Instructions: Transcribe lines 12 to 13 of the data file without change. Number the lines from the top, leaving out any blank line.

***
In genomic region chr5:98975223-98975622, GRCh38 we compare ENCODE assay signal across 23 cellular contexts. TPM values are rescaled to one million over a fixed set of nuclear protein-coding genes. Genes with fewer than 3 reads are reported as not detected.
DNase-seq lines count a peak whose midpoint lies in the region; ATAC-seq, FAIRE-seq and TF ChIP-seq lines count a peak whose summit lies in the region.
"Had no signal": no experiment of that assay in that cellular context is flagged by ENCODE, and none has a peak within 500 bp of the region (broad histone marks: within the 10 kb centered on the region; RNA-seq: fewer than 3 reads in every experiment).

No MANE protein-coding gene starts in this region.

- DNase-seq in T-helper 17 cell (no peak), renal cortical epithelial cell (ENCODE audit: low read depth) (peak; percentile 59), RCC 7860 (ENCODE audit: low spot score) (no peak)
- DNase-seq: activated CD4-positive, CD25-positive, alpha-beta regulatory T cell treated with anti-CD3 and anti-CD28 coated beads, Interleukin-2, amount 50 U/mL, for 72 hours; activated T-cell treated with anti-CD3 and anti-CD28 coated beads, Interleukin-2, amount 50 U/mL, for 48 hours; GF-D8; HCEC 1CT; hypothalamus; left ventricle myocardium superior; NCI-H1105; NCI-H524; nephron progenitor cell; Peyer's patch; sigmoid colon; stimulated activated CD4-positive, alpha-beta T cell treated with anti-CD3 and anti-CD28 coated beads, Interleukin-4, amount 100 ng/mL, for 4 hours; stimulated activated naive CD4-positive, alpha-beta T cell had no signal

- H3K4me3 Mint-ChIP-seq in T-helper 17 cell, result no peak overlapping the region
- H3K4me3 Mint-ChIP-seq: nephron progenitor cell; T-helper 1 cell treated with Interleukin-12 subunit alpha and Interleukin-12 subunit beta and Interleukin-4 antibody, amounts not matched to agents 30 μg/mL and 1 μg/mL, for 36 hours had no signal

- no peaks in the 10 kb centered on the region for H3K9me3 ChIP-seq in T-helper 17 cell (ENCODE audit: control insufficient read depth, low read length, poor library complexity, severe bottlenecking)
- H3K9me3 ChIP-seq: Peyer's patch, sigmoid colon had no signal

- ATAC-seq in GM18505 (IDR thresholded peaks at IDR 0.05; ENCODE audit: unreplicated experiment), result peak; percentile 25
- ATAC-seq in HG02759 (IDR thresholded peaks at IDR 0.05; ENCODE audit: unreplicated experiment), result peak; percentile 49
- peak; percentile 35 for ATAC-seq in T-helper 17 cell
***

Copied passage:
- ATAC-seq in HG02759 (IDR thresholded peaks at IDR 0.05; ENCODE audit: unreplicated experiment), result peak; percentile 49
- peak; percentile 35 for ATAC-seq in T-helper 17 cell